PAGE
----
Bilingual role for non-local schools

PUBLISHED : Saturday, 17 September, 2005, 12:00am
UPDATED : Saturday, 17 September, 2005, 12:00am

Despite complaints that local schools are unable to produce students with good English skills, one fact should not be overlooked: most of their graduates have acquired more than a smattering of English that enables them to interact with people who do not speak Cantonese and can only depend on English.


The top students from these schools are able to switch between the two languages with ease.


The same cannot be said of most non-Chinese graduates from the international schools. That is because these schools use English as the medium of instruction and made no attempt to teach Chinese as a subject until recent years.


With rare exceptions, most non-Chinese raised in Hong Kong cannot speak or write Chinese. The late Denis Bray was one of a rare breed of expatriates who could speak the local tongue.


Born here in 1926 and retired as secretary for home affairs in the 1980s, Bray's father was a missionary in Guangdong when he was young, and he went to a local school with other Chinese children.


Had he been raised in colonial Hong Kong, he would have been deprived of the chance to learn Chinese, as schools were segregated along racial lines then.


Times have changed, and racial segregation ended decades ago. Yet, the regrettable truth is that traces of segregation remain in our school system.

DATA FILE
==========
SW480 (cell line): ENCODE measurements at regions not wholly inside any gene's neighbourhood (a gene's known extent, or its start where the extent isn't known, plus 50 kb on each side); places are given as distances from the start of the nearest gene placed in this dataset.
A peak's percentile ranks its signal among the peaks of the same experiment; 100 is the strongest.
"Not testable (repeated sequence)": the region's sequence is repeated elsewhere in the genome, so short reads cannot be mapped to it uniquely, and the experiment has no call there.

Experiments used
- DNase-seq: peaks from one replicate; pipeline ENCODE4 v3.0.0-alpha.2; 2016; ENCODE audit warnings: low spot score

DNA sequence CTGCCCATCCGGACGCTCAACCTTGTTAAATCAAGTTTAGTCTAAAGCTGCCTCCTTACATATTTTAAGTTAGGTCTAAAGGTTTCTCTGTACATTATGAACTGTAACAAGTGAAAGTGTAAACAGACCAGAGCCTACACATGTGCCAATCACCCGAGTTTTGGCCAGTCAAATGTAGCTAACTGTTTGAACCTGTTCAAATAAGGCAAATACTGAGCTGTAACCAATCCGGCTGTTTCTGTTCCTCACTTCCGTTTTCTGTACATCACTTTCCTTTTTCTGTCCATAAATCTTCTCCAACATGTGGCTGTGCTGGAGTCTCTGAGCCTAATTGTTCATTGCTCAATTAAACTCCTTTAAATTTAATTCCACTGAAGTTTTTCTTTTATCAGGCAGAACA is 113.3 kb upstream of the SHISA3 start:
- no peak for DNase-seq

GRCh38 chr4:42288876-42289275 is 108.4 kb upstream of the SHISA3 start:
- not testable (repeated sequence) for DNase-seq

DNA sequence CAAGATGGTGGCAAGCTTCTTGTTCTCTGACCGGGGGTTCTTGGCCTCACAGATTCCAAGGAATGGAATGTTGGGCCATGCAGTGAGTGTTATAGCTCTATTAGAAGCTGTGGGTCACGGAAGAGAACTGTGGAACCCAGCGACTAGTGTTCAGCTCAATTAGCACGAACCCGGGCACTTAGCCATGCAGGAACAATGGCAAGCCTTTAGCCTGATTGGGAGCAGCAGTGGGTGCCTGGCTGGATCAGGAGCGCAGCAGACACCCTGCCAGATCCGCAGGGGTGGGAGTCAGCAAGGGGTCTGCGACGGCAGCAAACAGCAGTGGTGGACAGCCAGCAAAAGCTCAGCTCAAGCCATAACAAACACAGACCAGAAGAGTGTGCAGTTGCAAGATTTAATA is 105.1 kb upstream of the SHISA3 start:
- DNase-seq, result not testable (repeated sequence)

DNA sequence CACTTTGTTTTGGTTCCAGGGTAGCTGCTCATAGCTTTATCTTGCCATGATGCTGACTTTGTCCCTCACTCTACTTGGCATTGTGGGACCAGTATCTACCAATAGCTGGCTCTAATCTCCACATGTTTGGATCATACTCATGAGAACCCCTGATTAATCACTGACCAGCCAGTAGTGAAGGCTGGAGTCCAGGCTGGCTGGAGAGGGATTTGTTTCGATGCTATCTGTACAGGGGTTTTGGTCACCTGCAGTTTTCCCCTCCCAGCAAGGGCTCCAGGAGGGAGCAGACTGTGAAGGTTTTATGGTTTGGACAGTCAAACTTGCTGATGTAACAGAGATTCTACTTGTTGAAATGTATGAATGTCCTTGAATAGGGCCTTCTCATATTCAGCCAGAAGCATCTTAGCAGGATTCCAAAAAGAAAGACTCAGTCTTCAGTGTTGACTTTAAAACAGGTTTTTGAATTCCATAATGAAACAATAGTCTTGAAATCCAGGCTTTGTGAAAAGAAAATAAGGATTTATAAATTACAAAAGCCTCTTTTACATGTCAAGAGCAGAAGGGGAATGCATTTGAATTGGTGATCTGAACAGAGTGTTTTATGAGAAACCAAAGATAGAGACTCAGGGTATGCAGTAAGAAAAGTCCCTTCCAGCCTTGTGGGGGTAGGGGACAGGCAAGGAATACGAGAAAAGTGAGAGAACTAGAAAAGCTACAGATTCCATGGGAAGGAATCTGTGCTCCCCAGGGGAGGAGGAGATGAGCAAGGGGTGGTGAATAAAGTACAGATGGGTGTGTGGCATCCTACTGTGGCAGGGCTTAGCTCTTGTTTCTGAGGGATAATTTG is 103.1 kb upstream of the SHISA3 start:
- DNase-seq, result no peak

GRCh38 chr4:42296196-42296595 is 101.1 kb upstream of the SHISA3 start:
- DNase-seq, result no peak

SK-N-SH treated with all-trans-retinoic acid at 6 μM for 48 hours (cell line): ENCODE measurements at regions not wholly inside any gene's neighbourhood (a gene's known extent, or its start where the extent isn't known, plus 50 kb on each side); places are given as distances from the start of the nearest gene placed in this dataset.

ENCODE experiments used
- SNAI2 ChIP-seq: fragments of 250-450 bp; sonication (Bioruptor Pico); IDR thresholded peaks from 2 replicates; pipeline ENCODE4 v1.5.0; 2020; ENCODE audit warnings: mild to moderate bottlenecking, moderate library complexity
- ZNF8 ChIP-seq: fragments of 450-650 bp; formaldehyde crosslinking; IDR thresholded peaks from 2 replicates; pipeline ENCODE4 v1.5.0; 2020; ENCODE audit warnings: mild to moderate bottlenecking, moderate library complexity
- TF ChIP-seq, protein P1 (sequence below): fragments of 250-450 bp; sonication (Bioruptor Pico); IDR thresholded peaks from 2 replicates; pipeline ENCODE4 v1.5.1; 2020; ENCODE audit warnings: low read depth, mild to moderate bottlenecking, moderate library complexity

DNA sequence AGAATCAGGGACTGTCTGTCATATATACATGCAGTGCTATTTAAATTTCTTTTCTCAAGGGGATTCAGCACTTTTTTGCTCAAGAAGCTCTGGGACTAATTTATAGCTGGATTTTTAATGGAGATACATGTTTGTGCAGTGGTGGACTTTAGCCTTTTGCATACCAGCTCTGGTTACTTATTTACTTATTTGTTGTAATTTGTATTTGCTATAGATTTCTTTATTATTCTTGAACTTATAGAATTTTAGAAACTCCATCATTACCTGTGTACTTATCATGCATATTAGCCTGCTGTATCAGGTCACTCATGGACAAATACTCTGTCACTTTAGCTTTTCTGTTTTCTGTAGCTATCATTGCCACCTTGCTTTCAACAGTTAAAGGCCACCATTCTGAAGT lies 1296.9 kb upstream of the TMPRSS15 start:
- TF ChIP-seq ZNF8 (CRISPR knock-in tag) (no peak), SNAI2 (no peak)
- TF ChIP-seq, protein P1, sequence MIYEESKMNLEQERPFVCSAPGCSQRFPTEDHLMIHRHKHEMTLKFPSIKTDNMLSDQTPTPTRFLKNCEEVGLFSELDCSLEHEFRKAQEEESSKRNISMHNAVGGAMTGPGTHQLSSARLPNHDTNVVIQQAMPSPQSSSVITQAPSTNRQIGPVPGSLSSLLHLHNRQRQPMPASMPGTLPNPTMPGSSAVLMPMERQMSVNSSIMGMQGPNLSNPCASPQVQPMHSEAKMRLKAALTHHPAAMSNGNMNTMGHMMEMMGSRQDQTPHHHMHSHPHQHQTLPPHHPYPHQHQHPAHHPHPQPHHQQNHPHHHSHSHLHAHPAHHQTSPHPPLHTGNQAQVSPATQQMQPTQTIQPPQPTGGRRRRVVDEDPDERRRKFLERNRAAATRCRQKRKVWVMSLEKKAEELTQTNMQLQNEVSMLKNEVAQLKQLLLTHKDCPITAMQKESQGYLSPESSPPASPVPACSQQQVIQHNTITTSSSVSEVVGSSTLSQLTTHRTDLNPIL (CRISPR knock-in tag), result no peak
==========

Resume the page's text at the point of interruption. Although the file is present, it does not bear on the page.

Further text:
The international schools now have students of different ethnic backgrounds, including many local Chinese whose parents want them immersed in English as early as possible.


But the 'price' these Chinese students have had to pay is that while they grow up using English like a native, their Chinese skills are under-developed.


At local schools, the student population remains mostly Chinese. Because of the high market value of English, great pressure is exerted on students to learn it well.


But most fail to master the language, as it is not well taught and they do not have to use it socially.


Admitting some English-speaking students would be a good way of creating an authentic English environment, but most local schools, including English-medium ones, do not do so.


What if local schools internationalised their student intake and the international schools did more to encourage their students to study Chinese to higher standards? Surely, the supply of bilingual talents should grow.


The responsibility for producing bilingual talents should not rest with local schools only. International schools should also make an effort to help their students, both Chinese and non-Chinese, to perfect their Chinese skills if that is what they want.